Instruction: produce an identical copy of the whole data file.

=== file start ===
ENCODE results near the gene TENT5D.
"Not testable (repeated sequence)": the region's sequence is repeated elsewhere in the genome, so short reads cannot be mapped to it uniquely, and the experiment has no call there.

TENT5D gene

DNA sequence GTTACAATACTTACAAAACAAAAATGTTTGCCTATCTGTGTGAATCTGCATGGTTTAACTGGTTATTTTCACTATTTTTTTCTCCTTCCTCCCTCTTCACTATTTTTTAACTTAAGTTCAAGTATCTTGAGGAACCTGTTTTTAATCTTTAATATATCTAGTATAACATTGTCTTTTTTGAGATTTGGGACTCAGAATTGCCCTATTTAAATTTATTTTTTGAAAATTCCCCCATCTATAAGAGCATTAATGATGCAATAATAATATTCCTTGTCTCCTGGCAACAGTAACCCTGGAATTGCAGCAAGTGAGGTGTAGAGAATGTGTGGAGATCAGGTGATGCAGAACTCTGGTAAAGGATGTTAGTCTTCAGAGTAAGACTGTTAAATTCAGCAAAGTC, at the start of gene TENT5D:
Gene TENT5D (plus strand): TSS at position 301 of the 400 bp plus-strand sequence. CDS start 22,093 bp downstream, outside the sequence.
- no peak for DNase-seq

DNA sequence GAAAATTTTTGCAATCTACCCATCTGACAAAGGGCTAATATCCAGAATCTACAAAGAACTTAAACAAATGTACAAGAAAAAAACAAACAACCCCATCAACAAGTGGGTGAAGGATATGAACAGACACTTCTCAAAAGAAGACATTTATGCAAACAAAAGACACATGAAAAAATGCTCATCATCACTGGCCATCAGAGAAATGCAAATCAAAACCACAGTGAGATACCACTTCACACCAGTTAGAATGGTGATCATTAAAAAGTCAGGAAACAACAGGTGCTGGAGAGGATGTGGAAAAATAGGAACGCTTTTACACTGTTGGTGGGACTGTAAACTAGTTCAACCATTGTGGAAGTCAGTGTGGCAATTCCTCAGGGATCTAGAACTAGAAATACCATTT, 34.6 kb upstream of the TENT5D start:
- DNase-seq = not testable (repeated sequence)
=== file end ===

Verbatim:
ENCODE results near the gene TENT5D.
"Not testable (repeated sequence)": the region's sequence is repeated elsewhere in the genome, so short reads cannot be mapped to it uniquely, and the experiment has no call there.

TENT5D gene

DNA sequence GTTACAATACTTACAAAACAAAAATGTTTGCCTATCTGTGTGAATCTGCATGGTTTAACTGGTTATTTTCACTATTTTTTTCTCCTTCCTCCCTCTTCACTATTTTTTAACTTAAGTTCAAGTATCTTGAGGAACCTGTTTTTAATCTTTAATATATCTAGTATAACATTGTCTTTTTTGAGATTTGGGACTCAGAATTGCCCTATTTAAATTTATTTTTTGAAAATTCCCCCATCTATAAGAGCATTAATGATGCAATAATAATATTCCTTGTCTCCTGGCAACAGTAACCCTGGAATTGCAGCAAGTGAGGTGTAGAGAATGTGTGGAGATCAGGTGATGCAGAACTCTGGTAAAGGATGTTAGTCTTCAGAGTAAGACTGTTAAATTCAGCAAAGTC, at the start of gene TENT5D:
Gene TENT5D (plus strand): TSS at position 301 of the 400 bp plus-strand sequence. CDS start 22,093 bp downstream, outside the sequence.
- no peak for DNase-seq

DNA sequence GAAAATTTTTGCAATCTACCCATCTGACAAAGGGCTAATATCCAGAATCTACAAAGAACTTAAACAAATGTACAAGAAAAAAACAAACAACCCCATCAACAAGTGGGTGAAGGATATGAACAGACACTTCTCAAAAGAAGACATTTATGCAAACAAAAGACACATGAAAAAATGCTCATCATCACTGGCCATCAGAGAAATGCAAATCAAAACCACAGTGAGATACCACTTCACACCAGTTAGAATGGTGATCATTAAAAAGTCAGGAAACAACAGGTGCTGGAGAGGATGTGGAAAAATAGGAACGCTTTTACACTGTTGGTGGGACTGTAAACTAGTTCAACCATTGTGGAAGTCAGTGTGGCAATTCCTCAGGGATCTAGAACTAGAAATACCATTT, 34.6 kb upstream of the TENT5D start:
- DNase-seq = not testable (repeated sequence)